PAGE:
DREYFUS: Well Malcolm Roberts has had about four stories now. But on that story, on the current interpretation of section 44 under the constitution, he is ineligible. If he was a citizen and is now saying he was, and he didn’t take reasonable steps before the election, he’s out and that’s what I would expect would be the outcome on his current story. But again let’s see what he swears on oath when he files an affidavit in the court.

 

ROWLAND: Can you, sitting here this morning, swear on your heart that there are no Labor MPs about to be caught up in this?

 

DREYFUS: We are absolutely confident. And that’s as it should be. Labor has a very, very rigorous system of a long questionnaire, oral interviews, then checking by lawyers of the status of our MPs before they are allowed to nominate for office. And we’ve had that for about 20 years – six or so elections that we’ve been doing this. I’ve been shocked to see that apparently other parties don’t check in the same way. And I think it’s a basic obligation. It’s bordering on incompetence for anyone to run for office and not check the five qualifications that are set out in the constitution, they’ve been there since 1901, to make sure you can run.

 

ROWLAND: OK Bill Shorten’s done all of that, he’s renounced his British citizenship before entering Parliament. But still he won’t release the paperwork. What’s the problem with releasing the paperwork?

 

DREYFUS: Happily, the government’s now dropped off this. Matthias Cormann, Christopher Pyne, accept that Bill Shorten is eligible for office because he renounced his British citizenship just like a range of other MPs sitting in the Parliament now who have renounced their citizenship.

 

ROWLAND: But to put some voters’ minds at ease? Shouldn’t you release the paperwork? In the interests of political transparency?

 

DREYFUS: I think voters’ minds are at ease about that just as they’re at ease about say, Tony Abbott who equally was a British citizen and renounced his British citizenship. What we’ve got is seven members of Parliament have now been referred to the High Court. That’s the right and proper thing for them to have done. The government’s done the right thing in referring people who in effect have outed themselves. Any other member of Parliament, who is in that situation, should do the same thing.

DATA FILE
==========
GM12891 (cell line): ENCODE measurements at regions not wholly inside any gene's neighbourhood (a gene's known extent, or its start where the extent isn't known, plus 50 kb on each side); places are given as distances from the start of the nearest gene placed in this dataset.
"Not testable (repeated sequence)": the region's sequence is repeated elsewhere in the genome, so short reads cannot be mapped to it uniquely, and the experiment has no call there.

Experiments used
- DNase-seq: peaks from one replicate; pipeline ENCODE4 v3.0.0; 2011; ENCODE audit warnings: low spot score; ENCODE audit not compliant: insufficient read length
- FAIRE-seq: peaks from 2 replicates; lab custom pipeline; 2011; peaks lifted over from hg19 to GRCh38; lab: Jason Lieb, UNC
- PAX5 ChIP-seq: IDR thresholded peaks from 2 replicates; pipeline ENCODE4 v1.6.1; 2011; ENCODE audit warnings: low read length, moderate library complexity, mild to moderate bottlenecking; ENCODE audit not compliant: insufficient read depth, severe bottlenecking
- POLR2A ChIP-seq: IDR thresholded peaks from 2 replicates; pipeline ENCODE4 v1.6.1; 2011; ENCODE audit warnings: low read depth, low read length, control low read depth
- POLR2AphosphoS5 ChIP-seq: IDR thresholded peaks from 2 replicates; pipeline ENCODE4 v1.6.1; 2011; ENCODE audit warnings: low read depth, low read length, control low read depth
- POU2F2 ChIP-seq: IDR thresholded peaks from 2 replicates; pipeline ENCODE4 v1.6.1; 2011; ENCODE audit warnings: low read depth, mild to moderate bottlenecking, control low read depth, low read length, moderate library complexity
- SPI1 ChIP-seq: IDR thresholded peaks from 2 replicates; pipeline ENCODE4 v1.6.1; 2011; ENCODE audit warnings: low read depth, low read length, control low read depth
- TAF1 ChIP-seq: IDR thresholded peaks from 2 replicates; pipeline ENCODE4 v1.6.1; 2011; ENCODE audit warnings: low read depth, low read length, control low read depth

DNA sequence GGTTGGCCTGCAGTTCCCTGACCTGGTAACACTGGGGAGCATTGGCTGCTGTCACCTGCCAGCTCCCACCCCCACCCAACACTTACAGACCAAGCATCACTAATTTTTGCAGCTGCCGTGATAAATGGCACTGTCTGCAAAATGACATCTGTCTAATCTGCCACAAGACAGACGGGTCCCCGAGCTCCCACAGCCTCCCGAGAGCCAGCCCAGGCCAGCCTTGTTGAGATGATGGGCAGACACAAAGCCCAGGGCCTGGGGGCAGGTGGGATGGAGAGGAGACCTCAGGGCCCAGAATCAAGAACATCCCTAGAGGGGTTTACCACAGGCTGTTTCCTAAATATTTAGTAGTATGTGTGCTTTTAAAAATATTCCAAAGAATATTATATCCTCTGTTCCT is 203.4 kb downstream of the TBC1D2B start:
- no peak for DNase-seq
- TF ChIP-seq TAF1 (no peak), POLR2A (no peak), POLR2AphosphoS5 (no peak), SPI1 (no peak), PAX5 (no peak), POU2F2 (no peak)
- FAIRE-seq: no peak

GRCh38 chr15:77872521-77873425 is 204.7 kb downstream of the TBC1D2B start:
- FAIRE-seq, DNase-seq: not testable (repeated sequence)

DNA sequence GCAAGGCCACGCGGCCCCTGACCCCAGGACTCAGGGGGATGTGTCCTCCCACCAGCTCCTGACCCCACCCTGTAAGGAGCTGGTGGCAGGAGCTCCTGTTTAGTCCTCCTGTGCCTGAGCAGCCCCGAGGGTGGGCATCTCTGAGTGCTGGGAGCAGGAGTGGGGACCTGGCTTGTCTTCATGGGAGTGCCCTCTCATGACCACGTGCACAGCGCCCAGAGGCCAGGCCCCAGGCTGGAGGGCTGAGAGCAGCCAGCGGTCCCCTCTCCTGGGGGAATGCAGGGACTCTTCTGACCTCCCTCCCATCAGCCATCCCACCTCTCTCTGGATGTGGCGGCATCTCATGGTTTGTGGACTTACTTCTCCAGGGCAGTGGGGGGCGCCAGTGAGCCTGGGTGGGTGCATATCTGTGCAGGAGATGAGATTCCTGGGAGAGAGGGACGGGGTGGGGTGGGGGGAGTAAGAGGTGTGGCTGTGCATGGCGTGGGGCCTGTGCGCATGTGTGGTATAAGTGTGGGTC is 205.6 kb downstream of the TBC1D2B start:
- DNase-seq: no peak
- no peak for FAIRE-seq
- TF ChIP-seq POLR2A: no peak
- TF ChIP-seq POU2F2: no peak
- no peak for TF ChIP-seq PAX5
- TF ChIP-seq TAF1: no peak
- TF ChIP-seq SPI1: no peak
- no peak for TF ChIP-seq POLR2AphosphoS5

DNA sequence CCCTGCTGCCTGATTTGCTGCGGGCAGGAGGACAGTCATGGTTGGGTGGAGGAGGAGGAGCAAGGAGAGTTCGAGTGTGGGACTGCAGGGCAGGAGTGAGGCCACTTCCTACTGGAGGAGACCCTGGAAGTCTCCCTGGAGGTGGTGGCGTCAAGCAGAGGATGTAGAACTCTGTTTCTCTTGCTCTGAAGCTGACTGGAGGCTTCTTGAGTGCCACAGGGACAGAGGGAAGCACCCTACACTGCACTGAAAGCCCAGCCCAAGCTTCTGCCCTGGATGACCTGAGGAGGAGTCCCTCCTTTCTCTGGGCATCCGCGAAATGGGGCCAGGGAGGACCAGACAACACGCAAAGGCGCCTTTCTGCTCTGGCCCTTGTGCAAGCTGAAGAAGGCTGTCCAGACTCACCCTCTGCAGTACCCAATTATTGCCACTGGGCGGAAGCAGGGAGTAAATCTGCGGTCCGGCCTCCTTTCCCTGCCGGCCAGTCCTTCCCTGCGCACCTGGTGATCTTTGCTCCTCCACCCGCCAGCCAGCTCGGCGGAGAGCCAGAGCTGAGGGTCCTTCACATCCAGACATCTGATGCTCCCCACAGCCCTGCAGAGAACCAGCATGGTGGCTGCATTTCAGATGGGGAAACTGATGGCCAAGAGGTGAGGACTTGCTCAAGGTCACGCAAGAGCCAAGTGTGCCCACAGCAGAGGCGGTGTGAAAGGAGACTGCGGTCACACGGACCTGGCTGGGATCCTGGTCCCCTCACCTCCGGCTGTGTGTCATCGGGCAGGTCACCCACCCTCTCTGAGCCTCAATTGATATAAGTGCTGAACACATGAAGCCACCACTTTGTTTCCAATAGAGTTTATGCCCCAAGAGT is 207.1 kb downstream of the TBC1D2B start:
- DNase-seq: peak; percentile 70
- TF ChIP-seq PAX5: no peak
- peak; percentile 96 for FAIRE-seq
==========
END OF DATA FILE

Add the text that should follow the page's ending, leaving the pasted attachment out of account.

ROWLAND: Before we let you go, Bill Shorten is about to speak if indeed he hasn’t started speaking already to a small business conference in Melbourne. The small business community is very angry about Labor’s plan to crack down on family trusts. Mr Shorten told me on this program not too long ago that 200,000 small businesses with trusts would be affected by that. Is there any thought about changing that policy? Because small business owners are a very important part of the electorate.

 

DREYFUS: Well I think the government wants the small business community to be angry but we’ve got 2 to 3 million small businesses in Australia and what the trust measure we propose will be to crack down on income splitting. If you are a Pay As You Go taxpayer, if you are anyone who doesn’t have a trust that allows you to split income, you can’t do that. And this is a basic fairness measure Michael that we think..

 

ROWLAND: But small business owners are affected by this, what do you say to them?

 

DREYFUS: Any change to the tax system affects somebody. That’s why we make changes to the tax system.

 

ROWLAND: Are you happy to wear the anger of the small business sector?

 

DREYFUS: Well let’s see whether there is in fact the anger that the Prime Minister has been trying to stir up or whether in fact people think that fairness is the appropriate way for us to model our tax system.

 

ROWLAND: OK Mark Dreyfus thanks very much for joining us this morning.

 

DREYFUS: Thanks Michael.

 

ENDS